We formed a questionnaire based on that of the EURONIC study10 (with the kind permission of the authors), with the addition of some further questions which we estimated that they would reflect our national values. The study questionnaire is provided as supplementary material. To confirm agreement for equivalence and validation purposes, the questionnaire was translated from English to Greek and then again to English, for the final comparison of the original and translated version.
An anonymous structured questionnaire was sent to all Neonatologists employed in the 28 NICUs across the country with a prepaid return envelope. A cover letter explaining the purpose of the study was also included; a reminder after 4 weeks was sent to those who had not responded promptly. Data was collected between September 2018 to January 2019.
The questionnaire included 16 questions and consisted of four sections:
Section 1 (Q 1-13) included information on professional and demographic characteristics. Participant's professional group, job rank, qualifications/education, employment contract, working experience in the field, working hours per week, daily duties, participation to follow up and involvement in research programs, gender, age, parenthood, religious background and importance of religion were collected.
Section 2(Q 14-15) included self-reported practices of EoLDs in certain neonatal groups (those with severe neurological prognosis, at end stage, with poor prognosis and extreme prematurity). EoLDs included withdrawing treatment, avoiding emergency treatment, withholding treatment, continuation of ongoing treatment without adding further therapeutic interventions, withdrawal of mechanical support and administration of drugs even at the risk of respiratory depression and death as reported by Cuttini et al.10
Section 3 (Q 16) included personal views regarding Greek law reform.
In section 4(Q 16) data referred to attitudes on limitation or continuation of intensive care The 12-item questionnaire indexed scale, was used to assess attitudes by respondent’s agreement, on a 5-point Likert scale (from 1 “strongly agree” to 5 “strongly disagree”) developed by Rebagliato et al.1
The research protocol was approved by the Medical Research Ethics Committee, Aretaieion Hospital, National and Kapodistrian University of Athens (Ref. number 112/13-02-19).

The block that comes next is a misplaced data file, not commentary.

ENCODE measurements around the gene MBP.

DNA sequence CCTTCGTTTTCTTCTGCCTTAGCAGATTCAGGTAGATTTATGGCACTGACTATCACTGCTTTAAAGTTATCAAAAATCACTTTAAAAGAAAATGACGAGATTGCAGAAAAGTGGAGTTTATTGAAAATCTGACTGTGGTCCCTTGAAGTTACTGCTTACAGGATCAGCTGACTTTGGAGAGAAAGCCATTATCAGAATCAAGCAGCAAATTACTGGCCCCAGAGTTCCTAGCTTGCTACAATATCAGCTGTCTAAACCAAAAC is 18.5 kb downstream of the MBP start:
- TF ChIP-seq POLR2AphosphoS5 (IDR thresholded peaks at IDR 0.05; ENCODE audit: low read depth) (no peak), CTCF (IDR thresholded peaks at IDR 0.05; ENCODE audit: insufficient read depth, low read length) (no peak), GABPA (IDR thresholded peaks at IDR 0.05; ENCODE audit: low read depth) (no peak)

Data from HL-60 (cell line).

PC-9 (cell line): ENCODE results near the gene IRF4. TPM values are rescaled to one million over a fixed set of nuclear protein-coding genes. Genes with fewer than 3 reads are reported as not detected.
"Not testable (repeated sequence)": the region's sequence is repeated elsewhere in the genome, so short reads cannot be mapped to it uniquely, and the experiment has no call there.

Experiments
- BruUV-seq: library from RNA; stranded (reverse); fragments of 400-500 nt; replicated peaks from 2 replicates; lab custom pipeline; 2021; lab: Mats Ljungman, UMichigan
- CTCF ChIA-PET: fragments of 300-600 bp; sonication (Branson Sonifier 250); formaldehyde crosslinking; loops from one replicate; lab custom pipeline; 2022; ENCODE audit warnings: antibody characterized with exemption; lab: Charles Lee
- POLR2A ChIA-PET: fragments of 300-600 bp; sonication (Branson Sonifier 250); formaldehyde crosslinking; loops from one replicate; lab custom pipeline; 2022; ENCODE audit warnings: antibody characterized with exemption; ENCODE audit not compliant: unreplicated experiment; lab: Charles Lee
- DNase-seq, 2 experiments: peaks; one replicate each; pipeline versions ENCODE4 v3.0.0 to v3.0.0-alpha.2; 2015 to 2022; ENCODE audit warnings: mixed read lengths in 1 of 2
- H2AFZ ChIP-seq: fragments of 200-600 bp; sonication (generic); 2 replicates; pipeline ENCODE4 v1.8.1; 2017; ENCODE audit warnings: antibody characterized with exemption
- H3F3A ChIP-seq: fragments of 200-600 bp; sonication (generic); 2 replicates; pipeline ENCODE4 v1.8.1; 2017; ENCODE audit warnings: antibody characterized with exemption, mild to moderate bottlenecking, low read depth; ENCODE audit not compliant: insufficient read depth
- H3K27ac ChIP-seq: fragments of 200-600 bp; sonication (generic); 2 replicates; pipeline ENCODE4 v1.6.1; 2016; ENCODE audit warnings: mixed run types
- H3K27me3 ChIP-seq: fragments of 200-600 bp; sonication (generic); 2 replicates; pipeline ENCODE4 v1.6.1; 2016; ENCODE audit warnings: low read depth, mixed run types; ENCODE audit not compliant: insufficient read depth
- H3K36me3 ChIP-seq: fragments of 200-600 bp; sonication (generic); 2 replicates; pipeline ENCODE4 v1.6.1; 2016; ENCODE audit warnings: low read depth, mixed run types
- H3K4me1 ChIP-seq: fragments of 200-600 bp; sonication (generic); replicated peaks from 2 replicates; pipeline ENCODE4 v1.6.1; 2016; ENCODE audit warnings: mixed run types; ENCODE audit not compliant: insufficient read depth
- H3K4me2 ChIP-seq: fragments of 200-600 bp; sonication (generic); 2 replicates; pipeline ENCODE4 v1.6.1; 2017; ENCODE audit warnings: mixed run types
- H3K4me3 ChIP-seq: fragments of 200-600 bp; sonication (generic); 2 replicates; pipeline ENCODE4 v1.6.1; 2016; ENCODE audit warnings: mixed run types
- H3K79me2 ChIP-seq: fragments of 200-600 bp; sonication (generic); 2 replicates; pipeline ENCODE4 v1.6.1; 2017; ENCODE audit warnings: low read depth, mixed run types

All questionnaires were collected and coded in Microsoft Excel for subsequent analysis. Data analysis was performed via the SAS for Windows 9.4 software platform (SAS Institute Inc., NC, U.S.A.). Statistical analysis was also performed with SPSS 17.0v for Windows (SPSS Inc., Chicago, Ill, USA). P value < 0.05 was considered statistically significant.
Numerical data was expressed as mean± standard deviation, and for completeness as median, interquartile range, minimum and maximum values; for categorical data, the relevant percentages within individual groups were used. For numerical data with non-normal distribution, non-parametric tests were used, specifically the Kruskal-Wallis test; for the comparison of categorical variables for differences between groups frequencies, χ2 test was used.
Factor analysis was used to identify the underlying dimension of the 12 attitude items. In the 12-item attitude questionnaire, participants were asked to grade on a scale of 1 to 5 their attitude for the value of life (see appendix A). The reliability of the complete test was tested by Cronbach’s alpha (standardized)23 and was calculated at 68.7%. In order to reveal correlation between items of the questionnaire Spearman correlation coefficient was used. Subsequent factor analysis revealed that a single factor could explain 69.9% of the total variance. The items contributing to this factor according to the highest loadings were questions (attitude items) 1, 2, 3, 6, 7 & 8 and had an acceptable Cronbach’s reliability α=78.0%. A score was created based on the sums of these items after weighting by their loadings (i.e. each item was multiplied by the loading and subsequently all products were added); this score is subsequently called attitude score. A low attitude score was indicative of medical decisions towards sustaining life at any cost, despite potential severe morbidities (sanctity of life approach) while a high attitude score towards withdrawing intensive care in cases of poor prediction (quality of life approach). Moreover, the score was normalized in order to produce comparative results to other studies1 between 0 (indicative for sanctity for life approach) and 10 indicative for quality of life approach. Reported EoL practices were evaluated in relation to the attitude score and a binary logistic regression model predicting a positive response on the basis of attitude score was subsequently constructed.
We used factor analysis in the preset study, because it creates a theoretical model of latent factors that cause the observed variables (i.e. the questionnaire items). The main factor of this analysis was used as the attitude score and explains very high percentage of the responses, thus it produced a single number that is related to the participants’ behavior. A second reason for preferring factor analysis instead of principal component analysis (PCA) is the fact that this technique had already been used in another study, thus this report produces compatible and comparable results.
A univariate analysis was used to identify the variables associated with a physician's attitude score, with the score as the dependent variable. Independent variables included demographic and professional characteristics of the respondents. The variables retained in the final multivariate analysis (by a generalized linear model) were correlated with the attitude score at p<0.10, while variables not significantly related to the attitude score were removed from the model. In all analyses, data were based on valid responses for each group or subgroup, since not all respondents answered all questions.